One person has died in the anti-government protests occurring in Cuba, officials say, with activists stating at least 100 people have been arrested as overseas solidarity demonstrations continue.
The rallies are the largest since the Cuban Revolution in the 1950s and come as the country endures its worst economic crisis in 30 years, with chronic shortages of electricity, food and medicine as well as a spike in coronavirus infections.
Cuba's San Isidro free speech protest movement this week published a list of 144 people held or reported as disappeared following the demonstrations in dozens of cities and towns.
A 36-year-old man died during a protest on the outskirts of Havana, the Interior Ministry said on Tuesday.
Havana has blamed the show of discontent on the US — which placed sanctions on Cuba in 1962 — pursuing a “policy of economic suffocation to provoke social unrest in the country".
But Washington pointed the finger at “decades of repression” in the one-party communist state.
US President Joe Biden's administration is still reviewing its policy on Cuba and the protests in the communist-run island will have an impact on Washington's approach, the White House said on Wednesday.
The protests “will obviously have an impact on how we proceed,” White House Press Secretary Jen Psaki said at a news briefing.
In Miami and the US capital, Cuban Americans rallied in support of the anti-government demonstrations, with smaller-scale protests also breaking out in Brazil, Ecuador and Uruguay.
Demonstrators chanted “down with the dictatorship” before being dispersed by police in about 40 different locations across Cuba on Sunday, but about 100 protesters again gathered in the capital of Havana on Monday evening, shouting “down with communism".
Relatives and friends of those detained during and after the historic demonstrations engaged in a desperate search for news of their whereabouts.
“They took him from the house, handcuffed and beaten, without a shirt, without a mask,” said a 50-year-old woman who did not wish to give her name, asking after her 21-year-old son at a police station in the capital.
“They took many from the neighbourhood, young and old.”
On Tuesday Cuba's Foreign Minister Bruno Rodriguez denied there had been a “social outbreak”, insisting that the people still support “the revolution and their government".
Cuba's Catholic Church called for “understanding” in a statement published on the Bishops Conference website, adding “the people have the right to express their needs, desires and hopes".
President Miguel Diaz-Canel met with his retired predecessor Raul Castro and the rest of the Communist Party politburo on Sunday to discuss the protests, Granma, the official newspaper of the country's governing party, said on Tuesday.
Mobile internet was down across Cuba for much of Sunday and on Monday, authorities cut access to major social media platforms, London-based group NetBlocks said.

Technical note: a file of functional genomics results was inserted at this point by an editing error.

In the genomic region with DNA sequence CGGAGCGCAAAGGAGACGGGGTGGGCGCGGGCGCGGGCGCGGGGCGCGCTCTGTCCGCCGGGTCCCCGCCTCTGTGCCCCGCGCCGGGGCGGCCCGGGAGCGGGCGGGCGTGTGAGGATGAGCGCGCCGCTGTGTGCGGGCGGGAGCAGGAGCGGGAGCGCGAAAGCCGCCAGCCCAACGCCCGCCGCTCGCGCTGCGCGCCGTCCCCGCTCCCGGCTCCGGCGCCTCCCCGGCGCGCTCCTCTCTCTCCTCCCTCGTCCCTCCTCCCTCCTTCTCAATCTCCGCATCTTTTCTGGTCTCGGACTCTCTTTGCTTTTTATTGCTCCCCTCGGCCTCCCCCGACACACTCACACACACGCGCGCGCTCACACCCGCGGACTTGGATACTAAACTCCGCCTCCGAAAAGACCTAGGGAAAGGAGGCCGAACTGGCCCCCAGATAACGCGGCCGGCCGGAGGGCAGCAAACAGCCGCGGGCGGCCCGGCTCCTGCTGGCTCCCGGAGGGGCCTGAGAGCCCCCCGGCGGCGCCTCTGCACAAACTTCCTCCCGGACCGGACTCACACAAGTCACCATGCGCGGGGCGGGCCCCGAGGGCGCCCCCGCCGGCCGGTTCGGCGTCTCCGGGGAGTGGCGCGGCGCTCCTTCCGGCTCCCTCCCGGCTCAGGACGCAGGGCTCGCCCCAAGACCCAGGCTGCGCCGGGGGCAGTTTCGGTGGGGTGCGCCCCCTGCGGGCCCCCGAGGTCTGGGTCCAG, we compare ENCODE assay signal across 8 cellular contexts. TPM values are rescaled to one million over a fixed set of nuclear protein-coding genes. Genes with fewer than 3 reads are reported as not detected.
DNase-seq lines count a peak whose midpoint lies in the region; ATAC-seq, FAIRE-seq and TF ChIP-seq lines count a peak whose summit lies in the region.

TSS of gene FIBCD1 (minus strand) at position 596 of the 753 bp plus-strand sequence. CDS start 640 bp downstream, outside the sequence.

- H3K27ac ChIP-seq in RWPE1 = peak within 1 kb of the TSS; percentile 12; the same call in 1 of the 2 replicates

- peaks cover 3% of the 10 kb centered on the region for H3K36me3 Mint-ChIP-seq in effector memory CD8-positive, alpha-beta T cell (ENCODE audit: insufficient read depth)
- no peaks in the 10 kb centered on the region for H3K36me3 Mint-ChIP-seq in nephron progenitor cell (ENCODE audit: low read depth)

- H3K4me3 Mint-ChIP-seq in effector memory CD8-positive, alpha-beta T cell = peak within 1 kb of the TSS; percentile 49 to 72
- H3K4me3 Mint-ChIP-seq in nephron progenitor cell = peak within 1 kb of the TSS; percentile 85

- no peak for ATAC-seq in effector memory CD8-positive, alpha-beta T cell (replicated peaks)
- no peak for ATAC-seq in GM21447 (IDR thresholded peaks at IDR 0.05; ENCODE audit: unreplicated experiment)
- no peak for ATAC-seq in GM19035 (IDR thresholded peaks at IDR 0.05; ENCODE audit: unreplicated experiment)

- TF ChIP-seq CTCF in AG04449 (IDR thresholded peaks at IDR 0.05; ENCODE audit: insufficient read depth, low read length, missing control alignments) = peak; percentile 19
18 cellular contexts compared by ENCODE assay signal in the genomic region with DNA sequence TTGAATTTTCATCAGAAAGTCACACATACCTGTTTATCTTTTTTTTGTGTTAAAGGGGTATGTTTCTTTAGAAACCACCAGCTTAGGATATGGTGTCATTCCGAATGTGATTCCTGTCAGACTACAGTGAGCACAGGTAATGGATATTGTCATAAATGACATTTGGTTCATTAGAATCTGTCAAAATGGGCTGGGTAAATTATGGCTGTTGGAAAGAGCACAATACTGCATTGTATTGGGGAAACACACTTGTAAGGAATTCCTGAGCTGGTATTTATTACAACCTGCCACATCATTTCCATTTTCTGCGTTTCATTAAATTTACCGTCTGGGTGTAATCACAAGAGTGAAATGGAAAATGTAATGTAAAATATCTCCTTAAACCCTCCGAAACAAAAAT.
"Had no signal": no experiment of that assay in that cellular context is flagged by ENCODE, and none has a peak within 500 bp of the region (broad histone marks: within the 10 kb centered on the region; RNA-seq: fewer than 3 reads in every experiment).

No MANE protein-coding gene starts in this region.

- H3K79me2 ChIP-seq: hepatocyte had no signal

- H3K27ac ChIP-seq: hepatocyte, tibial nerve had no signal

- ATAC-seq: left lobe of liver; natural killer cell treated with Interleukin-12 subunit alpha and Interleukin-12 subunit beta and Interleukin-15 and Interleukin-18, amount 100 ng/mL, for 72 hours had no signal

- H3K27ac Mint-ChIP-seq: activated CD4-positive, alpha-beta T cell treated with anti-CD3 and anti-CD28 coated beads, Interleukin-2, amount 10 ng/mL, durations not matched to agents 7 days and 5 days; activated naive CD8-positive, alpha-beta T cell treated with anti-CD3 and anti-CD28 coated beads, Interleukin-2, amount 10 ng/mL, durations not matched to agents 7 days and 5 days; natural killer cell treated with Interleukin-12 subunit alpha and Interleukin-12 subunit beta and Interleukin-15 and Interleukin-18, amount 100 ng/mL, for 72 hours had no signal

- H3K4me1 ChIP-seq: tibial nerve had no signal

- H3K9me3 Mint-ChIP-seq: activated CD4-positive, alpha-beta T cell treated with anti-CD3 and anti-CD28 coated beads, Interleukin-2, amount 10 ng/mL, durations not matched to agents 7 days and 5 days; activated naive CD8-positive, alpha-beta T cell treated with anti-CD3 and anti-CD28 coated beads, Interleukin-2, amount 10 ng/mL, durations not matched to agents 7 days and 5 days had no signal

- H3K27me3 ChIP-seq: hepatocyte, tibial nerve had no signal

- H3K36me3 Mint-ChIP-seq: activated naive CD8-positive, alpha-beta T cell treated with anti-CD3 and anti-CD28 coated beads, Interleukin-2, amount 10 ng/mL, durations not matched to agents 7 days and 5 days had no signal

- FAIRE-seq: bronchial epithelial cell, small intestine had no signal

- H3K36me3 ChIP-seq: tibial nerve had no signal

The US urged Cuba to end the internet restrictions and demonstrate “respect for the voice of the people by opening all means of communication, both online and offline".
Many Cubans are still desperately searching for loved ones.
“They took my daughter [on Monday] and I have had no news of her,” said a woman at a Havana police station.
A young man said his brother, 25, was taken from a neighbour's house. “They gave him a tremendous blow, unjustly, and took him away,” he said.
A police official told worried family members that those arrested had been taken to different detention centres, without providing details of who went where.
Julie Chung, acting assistant secretary in the US State Department's Bureau of Western Hemisphere Affairs, has called for the “immediate release” of the detainees.
“Violence and detentions of Cuban protesters and disappearances of independent activists … remind us that Cubans pay dearly for freedom and dignity,” she tweeted.
Those being held include dissident Guillermo Farinas, former political prisoner Jose Daniel Ferrer and artist Luis Manuel Otero Alcantara.
Also among those arrested was theatre director Yunior Garcia, a leader of the 27N movement, which arose last year and demanded free speech on the island.
Mr Garcia said on Facebook that he and a group of friends were beaten “and forcefully dragged and thrown into a lorry".
“We were treated like rubbish,” he said, and added that they were taken to a detention centre in Havana where they saw “dozens of young people” arrive. He was released on Monday afternoon.
Camila Acosta, a Cuban correspondent for the Spanish newspaper ABC, was also arrested, the paper's foreign editor said.
Spain urged Cuban authorities to respect the right to protest and demanded Acosta's release.
The last major protests, and the first since the revolution that brought Fidel Castro to power in 1959, were in 1994.
Those were also carried out against economic hardship but were limited to the capital and quickly put down by police.